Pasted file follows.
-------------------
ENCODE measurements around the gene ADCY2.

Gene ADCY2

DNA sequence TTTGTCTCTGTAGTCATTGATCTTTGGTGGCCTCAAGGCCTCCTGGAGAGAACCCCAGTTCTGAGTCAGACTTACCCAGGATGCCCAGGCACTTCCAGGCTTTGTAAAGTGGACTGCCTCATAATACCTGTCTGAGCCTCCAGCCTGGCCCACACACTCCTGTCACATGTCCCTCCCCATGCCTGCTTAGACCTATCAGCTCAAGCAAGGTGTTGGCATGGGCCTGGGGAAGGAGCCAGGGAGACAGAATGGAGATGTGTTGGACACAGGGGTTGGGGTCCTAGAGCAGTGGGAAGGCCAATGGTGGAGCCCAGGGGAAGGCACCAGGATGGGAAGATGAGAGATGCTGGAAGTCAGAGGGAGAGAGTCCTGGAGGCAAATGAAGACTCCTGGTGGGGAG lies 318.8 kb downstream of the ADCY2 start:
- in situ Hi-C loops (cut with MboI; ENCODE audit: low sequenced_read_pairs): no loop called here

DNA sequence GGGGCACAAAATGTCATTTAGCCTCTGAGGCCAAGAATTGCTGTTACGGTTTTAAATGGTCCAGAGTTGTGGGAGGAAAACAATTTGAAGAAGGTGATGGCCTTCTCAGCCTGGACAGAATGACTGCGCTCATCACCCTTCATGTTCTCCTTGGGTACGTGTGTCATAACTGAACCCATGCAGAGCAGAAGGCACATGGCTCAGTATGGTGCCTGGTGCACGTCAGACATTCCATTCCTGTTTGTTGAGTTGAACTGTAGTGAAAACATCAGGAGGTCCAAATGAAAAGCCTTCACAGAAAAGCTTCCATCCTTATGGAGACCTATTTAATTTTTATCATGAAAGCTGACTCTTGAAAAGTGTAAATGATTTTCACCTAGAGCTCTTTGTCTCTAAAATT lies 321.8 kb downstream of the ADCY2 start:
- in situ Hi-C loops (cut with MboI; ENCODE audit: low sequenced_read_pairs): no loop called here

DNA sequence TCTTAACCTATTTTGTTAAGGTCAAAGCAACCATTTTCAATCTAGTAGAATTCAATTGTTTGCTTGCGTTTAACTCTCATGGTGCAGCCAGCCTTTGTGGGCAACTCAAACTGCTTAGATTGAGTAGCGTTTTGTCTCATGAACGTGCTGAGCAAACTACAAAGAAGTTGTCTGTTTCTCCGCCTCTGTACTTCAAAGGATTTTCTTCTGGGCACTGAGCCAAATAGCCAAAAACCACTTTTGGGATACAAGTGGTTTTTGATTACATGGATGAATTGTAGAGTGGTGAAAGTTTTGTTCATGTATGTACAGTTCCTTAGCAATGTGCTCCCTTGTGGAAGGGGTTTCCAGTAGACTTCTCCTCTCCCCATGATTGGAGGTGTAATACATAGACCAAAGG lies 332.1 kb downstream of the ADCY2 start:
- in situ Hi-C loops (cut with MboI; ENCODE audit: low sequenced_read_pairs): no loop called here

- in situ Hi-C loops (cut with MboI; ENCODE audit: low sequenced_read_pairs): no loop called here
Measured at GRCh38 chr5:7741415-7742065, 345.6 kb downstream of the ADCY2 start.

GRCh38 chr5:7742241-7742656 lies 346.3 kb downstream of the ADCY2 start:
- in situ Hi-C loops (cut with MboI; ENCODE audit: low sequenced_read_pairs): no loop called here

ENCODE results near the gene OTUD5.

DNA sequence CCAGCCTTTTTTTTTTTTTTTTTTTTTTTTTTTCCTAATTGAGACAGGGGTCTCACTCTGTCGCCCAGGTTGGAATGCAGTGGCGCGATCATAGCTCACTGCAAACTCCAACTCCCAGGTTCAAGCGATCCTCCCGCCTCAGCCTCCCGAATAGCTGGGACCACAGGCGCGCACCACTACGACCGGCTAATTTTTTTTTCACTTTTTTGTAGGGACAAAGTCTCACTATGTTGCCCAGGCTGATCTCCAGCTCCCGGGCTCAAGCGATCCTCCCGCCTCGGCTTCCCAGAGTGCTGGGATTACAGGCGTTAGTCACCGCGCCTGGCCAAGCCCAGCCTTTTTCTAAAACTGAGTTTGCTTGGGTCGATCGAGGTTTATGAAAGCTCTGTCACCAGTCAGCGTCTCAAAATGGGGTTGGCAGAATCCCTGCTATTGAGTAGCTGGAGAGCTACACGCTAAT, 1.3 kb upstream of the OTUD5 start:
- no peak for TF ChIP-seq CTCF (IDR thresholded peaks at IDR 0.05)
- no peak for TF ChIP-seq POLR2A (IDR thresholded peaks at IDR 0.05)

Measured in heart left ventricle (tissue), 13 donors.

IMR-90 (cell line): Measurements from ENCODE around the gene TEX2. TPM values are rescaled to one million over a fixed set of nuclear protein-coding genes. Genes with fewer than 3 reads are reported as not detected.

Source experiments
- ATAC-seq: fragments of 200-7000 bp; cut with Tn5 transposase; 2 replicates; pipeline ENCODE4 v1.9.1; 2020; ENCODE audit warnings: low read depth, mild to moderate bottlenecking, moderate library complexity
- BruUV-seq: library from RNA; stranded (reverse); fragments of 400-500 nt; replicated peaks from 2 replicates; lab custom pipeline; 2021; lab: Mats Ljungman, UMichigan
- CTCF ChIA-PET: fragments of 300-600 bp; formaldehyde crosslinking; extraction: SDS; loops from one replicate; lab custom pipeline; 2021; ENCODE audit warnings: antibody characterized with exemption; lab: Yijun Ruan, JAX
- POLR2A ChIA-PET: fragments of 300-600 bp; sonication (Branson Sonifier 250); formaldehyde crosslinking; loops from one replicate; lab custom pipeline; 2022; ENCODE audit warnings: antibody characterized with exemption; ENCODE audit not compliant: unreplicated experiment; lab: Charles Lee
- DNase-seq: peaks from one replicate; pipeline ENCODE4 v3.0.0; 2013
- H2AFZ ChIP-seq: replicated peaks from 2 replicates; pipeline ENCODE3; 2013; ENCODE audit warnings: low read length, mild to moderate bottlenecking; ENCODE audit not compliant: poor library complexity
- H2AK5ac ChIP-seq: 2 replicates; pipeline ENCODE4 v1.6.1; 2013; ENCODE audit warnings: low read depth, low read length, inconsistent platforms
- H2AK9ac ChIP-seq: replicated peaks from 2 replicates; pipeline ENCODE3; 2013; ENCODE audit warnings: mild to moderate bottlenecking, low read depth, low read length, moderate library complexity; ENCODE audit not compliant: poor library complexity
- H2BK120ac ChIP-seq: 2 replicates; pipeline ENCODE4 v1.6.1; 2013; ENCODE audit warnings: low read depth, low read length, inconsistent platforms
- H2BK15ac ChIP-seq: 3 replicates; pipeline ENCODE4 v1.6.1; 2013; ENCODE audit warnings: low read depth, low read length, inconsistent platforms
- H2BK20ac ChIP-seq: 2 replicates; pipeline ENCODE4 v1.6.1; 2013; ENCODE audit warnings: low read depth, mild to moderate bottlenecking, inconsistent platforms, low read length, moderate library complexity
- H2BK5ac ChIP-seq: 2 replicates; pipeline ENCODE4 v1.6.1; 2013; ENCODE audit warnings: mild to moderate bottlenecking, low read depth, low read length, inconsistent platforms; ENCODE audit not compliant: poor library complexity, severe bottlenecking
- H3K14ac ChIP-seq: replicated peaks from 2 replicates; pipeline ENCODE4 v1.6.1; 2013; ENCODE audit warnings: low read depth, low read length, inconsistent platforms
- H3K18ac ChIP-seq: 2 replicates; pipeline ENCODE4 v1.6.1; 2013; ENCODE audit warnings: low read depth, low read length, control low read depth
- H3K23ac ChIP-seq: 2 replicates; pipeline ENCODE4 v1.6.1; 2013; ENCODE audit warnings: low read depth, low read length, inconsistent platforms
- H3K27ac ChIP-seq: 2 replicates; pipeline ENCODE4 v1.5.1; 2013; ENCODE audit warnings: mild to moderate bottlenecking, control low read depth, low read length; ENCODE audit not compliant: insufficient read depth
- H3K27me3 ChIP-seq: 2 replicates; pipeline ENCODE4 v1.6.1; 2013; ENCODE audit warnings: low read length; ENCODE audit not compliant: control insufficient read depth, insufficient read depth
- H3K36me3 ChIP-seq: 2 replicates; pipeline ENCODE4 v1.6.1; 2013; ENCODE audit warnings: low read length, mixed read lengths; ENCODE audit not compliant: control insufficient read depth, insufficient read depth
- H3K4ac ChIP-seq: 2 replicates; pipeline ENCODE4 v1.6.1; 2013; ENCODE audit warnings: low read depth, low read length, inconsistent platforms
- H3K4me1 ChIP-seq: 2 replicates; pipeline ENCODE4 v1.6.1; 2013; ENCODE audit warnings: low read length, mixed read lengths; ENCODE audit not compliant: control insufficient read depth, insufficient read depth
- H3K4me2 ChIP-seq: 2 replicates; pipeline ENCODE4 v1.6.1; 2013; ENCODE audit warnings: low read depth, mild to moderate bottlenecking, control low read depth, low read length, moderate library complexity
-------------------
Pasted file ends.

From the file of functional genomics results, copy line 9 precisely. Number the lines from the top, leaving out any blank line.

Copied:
- in situ Hi-C loops (cut with MboI; ENCODE audit: low sequenced_read_pairs): no loop called here